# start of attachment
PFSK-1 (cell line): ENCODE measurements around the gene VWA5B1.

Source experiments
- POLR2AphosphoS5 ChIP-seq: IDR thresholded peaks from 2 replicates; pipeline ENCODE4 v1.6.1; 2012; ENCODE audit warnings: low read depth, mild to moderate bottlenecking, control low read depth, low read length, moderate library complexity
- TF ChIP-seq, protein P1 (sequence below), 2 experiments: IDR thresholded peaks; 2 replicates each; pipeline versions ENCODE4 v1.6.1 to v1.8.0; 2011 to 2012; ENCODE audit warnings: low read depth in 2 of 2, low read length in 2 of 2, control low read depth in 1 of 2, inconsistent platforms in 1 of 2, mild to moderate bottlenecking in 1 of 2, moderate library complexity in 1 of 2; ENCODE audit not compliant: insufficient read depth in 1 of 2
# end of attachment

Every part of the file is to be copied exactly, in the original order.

PFSK-1 (cell line): ENCODE measurements around the gene VWA5B1.

Source experiments
- POLR2AphosphoS5 ChIP-seq: IDR thresholded peaks from 2 replicates; pipeline ENCODE4 v1.6.1; 2012; ENCODE audit warnings: low read depth, mild to moderate bottlenecking, control low read depth, low read length, moderate library complexity
- TF ChIP-seq, protein P1 (sequence below), 2 experiments: IDR thresholded peaks; 2 replicates each; pipeline versions ENCODE4 v1.6.1 to v1.8.0; 2011 to 2012; ENCODE audit warnings: low read depth in 2 of 2, low read length in 2 of 2, control low read depth in 1 of 2, inconsistent platforms in 1 of 2, mild to moderate bottlenecking in 1 of 2, moderate library complexity in 1 of 2; ENCODE audit not compliant: insufficient read depth in 1 of 2